Still, we had fun, and if you watched the show, you may have caught a glimpse of us in the background.  We were there behind a horrid painting and again beside another item being gushed over for the cameras.  Not our best angle, but proof we were there! 

Tuesday, January 17, 2012

Dear Life...

Last Tuesday, I managed to burn my hand by stupidly grabbing hold of the splatter screen on a pan coming directly out of a 500-degree oven.  I had a 3" burn across my palm and burns on my thumb and each finger.  Those burns were pretty much at the joints, as my hand had been curled around the handle.  Yes, stupid, stupid, stupid.  Not exactly the stuff that instills confidence in one's blog when one writes about food a lot... or even for a sporadic blogger like me. 

not an oven mitt...

Wednesday, my husband became ill with severe abdominal cramps, which thankfully, were not related to my cooking!  I spent 2 1/2 hours at UrgiCare with him (after having spent an hour at the doctor for my hand), and then an additional 3 1/2 hours at the Emerency Room.  He was admitted to the hospital for immediate surgery.  During the surgery, they determined he had a twisted bowel, a very dangerous, and potentially deadly situation.  Thankfully, the doctors, nurses, techs, and other hospital staff were all very knowledgeable and good at their jobs.  They were all very nice, as well.  My husband spent 6 days in the hospital and I was there most of the time, only coming home three times to get clean clothes, check the mail, pick up supplies, etc.  Fortunately, our neighbor was kind enough to take care of our dog while we were gone. 

The times I went home, I left in the late evening at returned after midnight.  That was for two reasons:  1.  My husband mostly slept through the time I was gone; and, 2.  I could actually get a decent parking space when I came back to the hospital.  Their parking lots are always packed during the day and evening!  They have a lot of construction going on right now, too, so parking is really limited. 

St. Francis Hospital, AKA "The Pink Palace", Tulsa, Oklahoma

Six days of near-constant togetherness in the hospital can also take its toll.  I drove my husband crazy a time or two with all my questions, but he was a captive audience and I had to take advantage of that, you know?  (LOL)  When he started driving me crazy, I went to the snack bar, cafeteria, or gift shop.  The hospital has great merchandise in the gift shop, but it isn't over-priced.  The snack bar and cafeteria have a wide variety of really good food.  There is even a Starbucks!  (That is the one place I didn't get to visit, though, as the line was always long and I was not willing to wait.)    Of course, he slept a lot, which forced me to watch television with the mute button on.  I was really happy when I figured out how to turn on the Closed Captioning and could stop trying to read lips.  That only took three days!  (haha)  We were also very glad when we had visitors, as it gave us an additional break from having to entertain each other. {Special shout out of thanks to my cousin Ronda and her family, who brought me lunch and dinner on three separate occasions! The food was all delicious and much appreciated!  We love you guys!!}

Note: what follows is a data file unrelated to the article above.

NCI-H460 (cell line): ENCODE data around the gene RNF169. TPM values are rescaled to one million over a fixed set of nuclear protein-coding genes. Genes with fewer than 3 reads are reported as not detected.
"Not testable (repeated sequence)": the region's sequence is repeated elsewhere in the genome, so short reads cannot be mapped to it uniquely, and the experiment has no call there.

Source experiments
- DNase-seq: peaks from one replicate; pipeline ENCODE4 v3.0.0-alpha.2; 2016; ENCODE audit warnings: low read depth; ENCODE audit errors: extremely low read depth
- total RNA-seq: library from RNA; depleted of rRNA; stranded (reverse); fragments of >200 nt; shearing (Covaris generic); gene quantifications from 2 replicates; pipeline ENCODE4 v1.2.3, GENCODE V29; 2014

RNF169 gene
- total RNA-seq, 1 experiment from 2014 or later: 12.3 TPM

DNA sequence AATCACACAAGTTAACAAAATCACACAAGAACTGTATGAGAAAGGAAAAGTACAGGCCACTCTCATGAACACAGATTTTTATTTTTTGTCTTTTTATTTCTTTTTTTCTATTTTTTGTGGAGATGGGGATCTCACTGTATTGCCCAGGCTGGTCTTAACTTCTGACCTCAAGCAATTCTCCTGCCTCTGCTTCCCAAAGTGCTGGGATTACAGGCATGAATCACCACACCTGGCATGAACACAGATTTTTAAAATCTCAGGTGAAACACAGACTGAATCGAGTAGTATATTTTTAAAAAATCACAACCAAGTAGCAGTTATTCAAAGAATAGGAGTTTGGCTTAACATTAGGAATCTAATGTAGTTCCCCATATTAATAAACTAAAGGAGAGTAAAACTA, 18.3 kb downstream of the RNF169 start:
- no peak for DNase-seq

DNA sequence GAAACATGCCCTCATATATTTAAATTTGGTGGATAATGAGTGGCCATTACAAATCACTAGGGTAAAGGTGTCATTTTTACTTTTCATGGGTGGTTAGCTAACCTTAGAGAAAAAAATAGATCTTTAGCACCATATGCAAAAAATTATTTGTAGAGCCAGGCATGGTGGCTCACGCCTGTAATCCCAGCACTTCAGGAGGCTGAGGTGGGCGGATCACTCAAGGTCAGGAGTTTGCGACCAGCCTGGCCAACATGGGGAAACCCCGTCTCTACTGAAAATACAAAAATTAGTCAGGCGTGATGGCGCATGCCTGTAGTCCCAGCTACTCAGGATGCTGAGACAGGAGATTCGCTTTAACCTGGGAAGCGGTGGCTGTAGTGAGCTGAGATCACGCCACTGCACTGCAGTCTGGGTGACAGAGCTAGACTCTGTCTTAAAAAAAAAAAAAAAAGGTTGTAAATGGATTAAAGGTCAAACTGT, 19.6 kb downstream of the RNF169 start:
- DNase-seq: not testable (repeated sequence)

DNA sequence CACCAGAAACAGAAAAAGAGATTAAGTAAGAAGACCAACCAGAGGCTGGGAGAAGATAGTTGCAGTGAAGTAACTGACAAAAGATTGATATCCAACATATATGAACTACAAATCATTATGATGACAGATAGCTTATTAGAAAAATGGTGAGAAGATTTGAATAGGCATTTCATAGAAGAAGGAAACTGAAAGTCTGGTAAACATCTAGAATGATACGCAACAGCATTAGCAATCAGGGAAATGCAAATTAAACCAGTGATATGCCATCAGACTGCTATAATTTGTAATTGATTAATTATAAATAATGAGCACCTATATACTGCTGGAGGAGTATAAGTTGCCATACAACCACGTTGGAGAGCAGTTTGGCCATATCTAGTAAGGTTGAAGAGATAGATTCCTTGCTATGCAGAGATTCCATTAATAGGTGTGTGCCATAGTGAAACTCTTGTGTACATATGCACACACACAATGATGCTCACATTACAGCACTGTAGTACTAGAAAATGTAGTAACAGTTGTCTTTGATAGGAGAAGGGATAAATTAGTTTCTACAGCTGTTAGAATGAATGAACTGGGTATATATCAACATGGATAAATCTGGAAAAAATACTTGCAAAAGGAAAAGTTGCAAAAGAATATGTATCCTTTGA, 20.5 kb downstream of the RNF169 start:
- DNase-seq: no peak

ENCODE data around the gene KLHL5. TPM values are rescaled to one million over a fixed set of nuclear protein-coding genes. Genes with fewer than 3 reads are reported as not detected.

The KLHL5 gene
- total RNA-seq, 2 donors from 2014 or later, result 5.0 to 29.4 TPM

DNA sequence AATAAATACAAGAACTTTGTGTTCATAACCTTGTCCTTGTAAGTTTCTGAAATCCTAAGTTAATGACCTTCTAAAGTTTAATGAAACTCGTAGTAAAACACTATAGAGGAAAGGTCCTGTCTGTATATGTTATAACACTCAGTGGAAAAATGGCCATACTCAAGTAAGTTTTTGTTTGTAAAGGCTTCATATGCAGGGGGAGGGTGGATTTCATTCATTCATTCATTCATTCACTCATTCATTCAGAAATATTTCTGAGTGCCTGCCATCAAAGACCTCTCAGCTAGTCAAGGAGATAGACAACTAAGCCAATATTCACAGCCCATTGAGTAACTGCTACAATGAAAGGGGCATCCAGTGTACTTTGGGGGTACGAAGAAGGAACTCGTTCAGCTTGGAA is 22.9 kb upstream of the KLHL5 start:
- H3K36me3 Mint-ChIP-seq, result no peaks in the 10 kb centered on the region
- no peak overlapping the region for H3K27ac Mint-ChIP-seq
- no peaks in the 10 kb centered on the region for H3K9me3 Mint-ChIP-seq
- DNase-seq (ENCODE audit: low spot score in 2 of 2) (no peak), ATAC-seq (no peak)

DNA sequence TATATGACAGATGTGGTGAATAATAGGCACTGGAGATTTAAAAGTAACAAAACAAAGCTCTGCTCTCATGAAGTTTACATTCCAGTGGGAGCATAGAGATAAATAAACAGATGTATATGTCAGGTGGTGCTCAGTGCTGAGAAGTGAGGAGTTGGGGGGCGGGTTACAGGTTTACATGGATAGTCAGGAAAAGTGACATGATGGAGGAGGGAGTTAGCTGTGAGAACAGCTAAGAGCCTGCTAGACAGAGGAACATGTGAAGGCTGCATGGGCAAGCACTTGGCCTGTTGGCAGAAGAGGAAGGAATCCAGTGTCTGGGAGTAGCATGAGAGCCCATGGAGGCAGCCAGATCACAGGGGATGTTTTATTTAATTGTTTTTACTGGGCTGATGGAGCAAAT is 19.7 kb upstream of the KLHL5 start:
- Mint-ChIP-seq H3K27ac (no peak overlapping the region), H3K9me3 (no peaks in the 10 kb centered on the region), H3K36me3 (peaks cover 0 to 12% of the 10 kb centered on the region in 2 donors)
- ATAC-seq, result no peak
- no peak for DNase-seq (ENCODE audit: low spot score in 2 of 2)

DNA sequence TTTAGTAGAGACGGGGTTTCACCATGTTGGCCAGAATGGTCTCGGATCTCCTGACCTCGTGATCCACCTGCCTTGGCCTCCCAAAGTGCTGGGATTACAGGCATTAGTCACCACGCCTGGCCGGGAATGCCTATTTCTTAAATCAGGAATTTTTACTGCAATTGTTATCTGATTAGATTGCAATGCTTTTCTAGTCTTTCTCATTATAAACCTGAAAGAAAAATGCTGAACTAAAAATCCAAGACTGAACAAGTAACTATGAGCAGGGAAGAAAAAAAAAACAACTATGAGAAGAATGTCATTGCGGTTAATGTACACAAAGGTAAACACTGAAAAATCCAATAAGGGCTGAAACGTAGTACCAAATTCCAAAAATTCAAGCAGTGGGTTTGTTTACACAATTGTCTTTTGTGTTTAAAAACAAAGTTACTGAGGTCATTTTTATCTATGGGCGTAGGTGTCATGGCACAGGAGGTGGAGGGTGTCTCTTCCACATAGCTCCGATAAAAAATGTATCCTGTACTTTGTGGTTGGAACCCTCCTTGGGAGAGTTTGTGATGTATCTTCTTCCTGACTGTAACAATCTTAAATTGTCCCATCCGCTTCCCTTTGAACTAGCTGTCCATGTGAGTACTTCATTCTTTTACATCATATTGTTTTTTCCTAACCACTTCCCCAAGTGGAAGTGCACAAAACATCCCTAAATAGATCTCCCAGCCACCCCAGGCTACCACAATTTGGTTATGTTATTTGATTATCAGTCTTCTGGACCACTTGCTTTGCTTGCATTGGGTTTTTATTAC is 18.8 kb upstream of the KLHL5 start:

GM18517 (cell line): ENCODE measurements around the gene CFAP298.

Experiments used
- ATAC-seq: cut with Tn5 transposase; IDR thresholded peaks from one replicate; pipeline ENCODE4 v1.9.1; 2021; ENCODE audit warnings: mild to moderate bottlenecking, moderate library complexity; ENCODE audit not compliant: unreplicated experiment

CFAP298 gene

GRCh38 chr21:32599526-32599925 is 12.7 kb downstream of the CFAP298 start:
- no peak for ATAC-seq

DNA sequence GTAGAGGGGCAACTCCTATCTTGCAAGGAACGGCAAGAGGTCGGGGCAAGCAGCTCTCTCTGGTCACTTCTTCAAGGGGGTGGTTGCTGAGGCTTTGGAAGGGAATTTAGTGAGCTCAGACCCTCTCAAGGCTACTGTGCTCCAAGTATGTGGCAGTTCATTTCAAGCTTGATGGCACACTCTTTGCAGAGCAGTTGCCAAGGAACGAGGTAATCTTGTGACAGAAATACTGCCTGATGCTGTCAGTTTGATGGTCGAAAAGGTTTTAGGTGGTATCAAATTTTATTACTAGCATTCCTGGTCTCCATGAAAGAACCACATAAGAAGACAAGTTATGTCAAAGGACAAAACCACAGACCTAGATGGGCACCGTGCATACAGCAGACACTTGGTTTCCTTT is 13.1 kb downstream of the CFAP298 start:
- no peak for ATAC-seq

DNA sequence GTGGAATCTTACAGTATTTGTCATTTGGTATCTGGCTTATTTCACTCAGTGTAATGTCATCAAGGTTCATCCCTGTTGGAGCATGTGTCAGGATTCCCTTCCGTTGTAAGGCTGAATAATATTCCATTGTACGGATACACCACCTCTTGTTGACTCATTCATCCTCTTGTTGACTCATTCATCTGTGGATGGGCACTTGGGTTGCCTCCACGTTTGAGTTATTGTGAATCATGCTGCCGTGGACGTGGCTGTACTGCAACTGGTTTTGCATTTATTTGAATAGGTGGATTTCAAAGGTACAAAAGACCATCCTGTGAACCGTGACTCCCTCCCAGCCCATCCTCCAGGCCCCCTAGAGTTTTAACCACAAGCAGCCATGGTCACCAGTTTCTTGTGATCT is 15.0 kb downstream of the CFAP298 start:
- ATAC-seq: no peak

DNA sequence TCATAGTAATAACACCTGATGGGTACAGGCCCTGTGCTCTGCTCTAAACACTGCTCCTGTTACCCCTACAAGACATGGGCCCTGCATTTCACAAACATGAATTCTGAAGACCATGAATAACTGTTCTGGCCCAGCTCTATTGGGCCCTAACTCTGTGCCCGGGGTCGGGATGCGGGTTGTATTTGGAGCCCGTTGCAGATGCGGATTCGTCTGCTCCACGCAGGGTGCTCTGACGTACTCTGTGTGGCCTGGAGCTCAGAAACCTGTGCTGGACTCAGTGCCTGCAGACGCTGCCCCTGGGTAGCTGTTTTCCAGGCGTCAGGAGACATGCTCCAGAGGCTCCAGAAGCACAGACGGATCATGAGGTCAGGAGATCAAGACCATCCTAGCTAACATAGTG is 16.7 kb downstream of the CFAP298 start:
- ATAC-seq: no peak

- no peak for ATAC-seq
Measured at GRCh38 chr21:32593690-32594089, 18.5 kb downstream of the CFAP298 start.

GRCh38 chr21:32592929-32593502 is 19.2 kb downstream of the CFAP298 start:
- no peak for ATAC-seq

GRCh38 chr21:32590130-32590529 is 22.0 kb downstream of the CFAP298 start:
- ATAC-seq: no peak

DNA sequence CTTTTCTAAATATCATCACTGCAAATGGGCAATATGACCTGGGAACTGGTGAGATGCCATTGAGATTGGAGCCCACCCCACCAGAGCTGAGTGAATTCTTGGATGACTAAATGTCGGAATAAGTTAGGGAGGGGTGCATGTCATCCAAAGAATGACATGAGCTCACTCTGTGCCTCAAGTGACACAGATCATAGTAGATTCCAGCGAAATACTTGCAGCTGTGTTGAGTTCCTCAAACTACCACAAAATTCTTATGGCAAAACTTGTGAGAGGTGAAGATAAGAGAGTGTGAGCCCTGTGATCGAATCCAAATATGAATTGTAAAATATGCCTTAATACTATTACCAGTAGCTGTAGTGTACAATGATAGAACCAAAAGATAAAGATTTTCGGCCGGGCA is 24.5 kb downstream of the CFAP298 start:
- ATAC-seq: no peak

My husband was released from the hospital Monday morning and we got home around noon.  It's hard to get any rest while at the hospital, as the patient is constantly being awakened to have their vitals checked, draw blood, walk around the floor for exercise, change the IV bags, etc.  That inadvertently awakens the family member (AKA "unpaid caregiver") staying with the patient.  But it is possibly even harder to rest at home - at least for said unpaid caregiver.  Since we returned home I have washed clothes from the bottomless laundry basket, picked up his prescription, made homemade applesauce (recipe to be blogged later), washed dishes, made pudding, put the hospital stuff away, folded the endless laundry, etc., etc.  I wanted to lie down and take a nap, but our dog was hogging my side of the bed.  She was so happy to have her "daddy" home, she wasn't leaving his side for any reason!